There’s a fair bit of confusion circulating about what happened, and what’s going to happen next, which is understandable — it’s been confusing! I’ll summarize here what happened, and what’s next.
The add-on and plugin in question have a long and storied history, but for the events of this weekend the timeline basically starts this summer:
July 2009: Mark Dowd, Ryan Smith, and David Dewey present a paper at Black Hat detailing vulnerabilities in Internet Explorer and other software (including some Firefox plugins, such as Google’s Native Client, but not including Firefox itself or the Windows Presentation Foundation plugin).
Tuesday, October 13: Microsoft’s Security Research & Development team posts on their blog revealing that one of the Internet Explorer vulnerabilities in the Dowd and co. paper can be used to attack Firefox users through the use of this IE component in the Windows Presentation Foundation plugin. This plugin was and is distributed as part of Windows .NET Framework 3.5. As part of Patch Tuesday, Microsoft releases MS09-054 and its associated cumulative update, labeled as an Internet Explorer patch. (The bulletin has subsequently been updated to mention Firefox, see below.)
Friday, October 16: Mozilla contacted Microsoft to learn more about the exposure of our shared users. We discussed the nature of the vulnerability as well as the difficulty of uninstalling the plugin and add-on, and agreed that Mozilla should blocklist the add-on and plugin while we sorted out how best to ensure that Firefox users on Windows were protected. The SRP blog post was updated to indicate that Firefox users who applied the patch were protected from the vulnerability.
Saturday, October 17: Based on feedback from users (chiefly enterprise users), our web team began work on mechanisms for an overridable block (“soft block”) capability for Firefox 3.5 users. Discussions with Microsoft indicated that the add-on was a possible vector for the exploit, so it remained blocked.
Sunday, October 18: Microsoft informed us that the add-on (.NET Framework Assistant) was NOT a means for exploiting the vulnerability, and we removed it from the blocklist. The Windows Presentation Foundation plugin was confirmed to be exploitable unless the patch was applied, and remained on the blocklist. The MS09-054 bulletin was updated by Microsoft to include text about Firefox users.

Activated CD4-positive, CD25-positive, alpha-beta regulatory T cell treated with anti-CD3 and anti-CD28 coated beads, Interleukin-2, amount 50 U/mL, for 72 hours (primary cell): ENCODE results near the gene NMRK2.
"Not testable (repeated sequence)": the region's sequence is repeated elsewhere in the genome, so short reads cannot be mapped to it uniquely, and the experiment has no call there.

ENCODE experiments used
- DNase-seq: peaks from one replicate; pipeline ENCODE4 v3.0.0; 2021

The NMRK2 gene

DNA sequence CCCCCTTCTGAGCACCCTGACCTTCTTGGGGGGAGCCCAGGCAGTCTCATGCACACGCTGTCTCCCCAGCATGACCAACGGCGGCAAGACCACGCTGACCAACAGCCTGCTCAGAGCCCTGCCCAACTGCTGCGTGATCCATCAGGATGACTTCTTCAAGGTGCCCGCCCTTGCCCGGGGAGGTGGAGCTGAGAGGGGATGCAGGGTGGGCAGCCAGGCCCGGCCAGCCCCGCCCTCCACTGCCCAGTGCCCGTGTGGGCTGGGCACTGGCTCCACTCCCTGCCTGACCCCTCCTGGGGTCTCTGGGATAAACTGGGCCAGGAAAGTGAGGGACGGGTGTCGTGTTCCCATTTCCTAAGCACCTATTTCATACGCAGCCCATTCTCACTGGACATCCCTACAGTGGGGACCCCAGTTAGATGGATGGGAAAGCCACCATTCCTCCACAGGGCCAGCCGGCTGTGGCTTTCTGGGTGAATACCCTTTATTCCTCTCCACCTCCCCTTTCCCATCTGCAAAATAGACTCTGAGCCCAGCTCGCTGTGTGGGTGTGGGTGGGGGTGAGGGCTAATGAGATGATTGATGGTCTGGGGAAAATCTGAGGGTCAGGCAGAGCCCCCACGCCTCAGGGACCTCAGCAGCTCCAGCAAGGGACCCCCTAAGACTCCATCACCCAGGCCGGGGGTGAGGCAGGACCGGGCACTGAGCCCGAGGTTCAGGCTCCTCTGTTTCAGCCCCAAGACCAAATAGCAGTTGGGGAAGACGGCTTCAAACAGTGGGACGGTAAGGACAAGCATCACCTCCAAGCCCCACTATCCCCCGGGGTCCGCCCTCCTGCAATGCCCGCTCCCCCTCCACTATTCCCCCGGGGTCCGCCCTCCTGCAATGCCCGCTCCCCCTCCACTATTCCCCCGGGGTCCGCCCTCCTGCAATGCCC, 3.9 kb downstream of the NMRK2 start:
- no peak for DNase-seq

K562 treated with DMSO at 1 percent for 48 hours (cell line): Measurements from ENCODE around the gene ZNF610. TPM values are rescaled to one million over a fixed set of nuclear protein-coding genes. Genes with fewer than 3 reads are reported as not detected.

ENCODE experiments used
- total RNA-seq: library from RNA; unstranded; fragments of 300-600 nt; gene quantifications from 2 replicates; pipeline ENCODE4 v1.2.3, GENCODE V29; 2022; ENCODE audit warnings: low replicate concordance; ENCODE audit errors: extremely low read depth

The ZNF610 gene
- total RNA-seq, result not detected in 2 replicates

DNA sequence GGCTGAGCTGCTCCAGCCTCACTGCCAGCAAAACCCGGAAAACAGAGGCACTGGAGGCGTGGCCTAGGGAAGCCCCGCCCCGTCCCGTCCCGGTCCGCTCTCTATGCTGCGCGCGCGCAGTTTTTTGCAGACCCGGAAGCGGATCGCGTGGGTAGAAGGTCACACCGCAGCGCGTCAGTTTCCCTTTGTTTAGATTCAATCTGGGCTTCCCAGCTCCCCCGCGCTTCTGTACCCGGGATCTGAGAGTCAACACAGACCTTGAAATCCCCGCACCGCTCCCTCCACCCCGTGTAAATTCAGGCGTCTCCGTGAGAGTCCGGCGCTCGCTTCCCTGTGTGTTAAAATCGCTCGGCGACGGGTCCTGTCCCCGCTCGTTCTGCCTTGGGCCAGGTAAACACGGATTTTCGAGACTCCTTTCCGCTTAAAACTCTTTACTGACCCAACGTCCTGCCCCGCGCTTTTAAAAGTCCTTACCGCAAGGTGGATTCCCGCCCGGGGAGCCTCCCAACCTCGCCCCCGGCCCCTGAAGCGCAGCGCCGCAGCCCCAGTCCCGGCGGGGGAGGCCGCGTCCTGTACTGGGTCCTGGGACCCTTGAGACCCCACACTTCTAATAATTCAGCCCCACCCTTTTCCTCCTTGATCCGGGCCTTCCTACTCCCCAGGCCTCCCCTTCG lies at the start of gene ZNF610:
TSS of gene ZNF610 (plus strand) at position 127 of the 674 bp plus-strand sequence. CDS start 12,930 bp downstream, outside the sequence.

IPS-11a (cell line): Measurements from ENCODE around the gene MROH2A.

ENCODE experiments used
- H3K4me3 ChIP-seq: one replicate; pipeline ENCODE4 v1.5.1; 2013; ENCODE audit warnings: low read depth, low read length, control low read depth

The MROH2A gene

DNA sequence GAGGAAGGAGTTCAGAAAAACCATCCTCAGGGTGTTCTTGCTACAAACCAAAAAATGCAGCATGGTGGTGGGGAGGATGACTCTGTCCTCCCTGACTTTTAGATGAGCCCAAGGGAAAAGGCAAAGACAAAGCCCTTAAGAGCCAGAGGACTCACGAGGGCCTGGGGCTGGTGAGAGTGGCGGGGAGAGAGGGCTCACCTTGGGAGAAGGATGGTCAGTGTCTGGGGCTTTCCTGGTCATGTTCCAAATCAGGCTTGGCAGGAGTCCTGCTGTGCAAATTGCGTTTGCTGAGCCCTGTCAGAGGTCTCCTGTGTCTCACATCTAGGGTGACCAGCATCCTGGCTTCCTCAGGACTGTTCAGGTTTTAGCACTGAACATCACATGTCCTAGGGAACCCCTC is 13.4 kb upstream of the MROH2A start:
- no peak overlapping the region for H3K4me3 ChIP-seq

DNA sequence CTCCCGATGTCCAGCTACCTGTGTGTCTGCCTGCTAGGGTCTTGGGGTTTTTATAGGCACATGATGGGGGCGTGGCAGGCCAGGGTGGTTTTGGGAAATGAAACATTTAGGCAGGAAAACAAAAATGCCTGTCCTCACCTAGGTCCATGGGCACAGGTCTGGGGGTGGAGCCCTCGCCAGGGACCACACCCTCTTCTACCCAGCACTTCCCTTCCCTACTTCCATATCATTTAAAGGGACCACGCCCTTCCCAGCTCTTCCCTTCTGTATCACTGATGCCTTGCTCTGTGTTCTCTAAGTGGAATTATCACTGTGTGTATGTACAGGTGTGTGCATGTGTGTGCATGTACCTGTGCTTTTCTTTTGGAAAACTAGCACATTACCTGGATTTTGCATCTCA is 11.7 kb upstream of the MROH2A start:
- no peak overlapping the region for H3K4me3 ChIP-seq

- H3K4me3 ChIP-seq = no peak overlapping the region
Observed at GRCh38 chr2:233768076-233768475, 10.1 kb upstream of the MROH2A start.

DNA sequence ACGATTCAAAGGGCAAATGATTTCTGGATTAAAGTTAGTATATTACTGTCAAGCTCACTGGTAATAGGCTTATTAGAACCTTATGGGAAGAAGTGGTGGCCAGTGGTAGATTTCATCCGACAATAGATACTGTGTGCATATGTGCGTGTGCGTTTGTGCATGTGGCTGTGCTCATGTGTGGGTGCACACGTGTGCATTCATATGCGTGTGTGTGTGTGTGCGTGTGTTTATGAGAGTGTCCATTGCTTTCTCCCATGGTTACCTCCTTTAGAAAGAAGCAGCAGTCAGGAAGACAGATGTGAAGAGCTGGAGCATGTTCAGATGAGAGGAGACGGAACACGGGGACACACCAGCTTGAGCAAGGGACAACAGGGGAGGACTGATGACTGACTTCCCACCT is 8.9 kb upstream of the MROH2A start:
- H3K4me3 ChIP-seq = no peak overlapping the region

Monday, October 19: We updated our blocklist management system to permit “soft blocks”, and adjusted the blocklist entry for the Windows Presentation Foundation plugin so that users who know they have the appropriate IE patch installed can re-enable the plugin.
Microsoft is monitoring patch adoption rates for the relevant patch, and when it reaches a high level of deployment we will remove the remaining blocklist item. I expect that will be in the next 48 hours at the outside.
Users of Windows 7 RTM are not affected, as the add-on and plugin are not distributed as part of Windows 7. Microsoft is working with Mozilla to make the functionality available to Firefox users in a user-controlled way for all operating systems in the future.
Stephanie Boesch, Director of Program Management at Microsoft, coordinated with Mozilla on this issue, and I want to thank her for her responsiveness and help throughout. She says: “Security is a top priority for all Microsoft customers, and we jointly decided the best course of action was to temporarily block the plugin and add-on while Firefox customers applied the Internet Explorer Security Update. We appreciate Mozilla’s shared commitment to protecting our mutual customers and look forward to working more closely with them in the future on such issues.”
Updated (Wed, Oct 21): fixed a timeline error caused by the SRD blog post having an incorrect publishing date on it, which even survived MSFT review of the timeline. The SRD post was published on Tuesday, not Monday.
[Comments are closed on my blog, but you can leave comments at the Mozilla Security Blog post on the topic if you'd like.]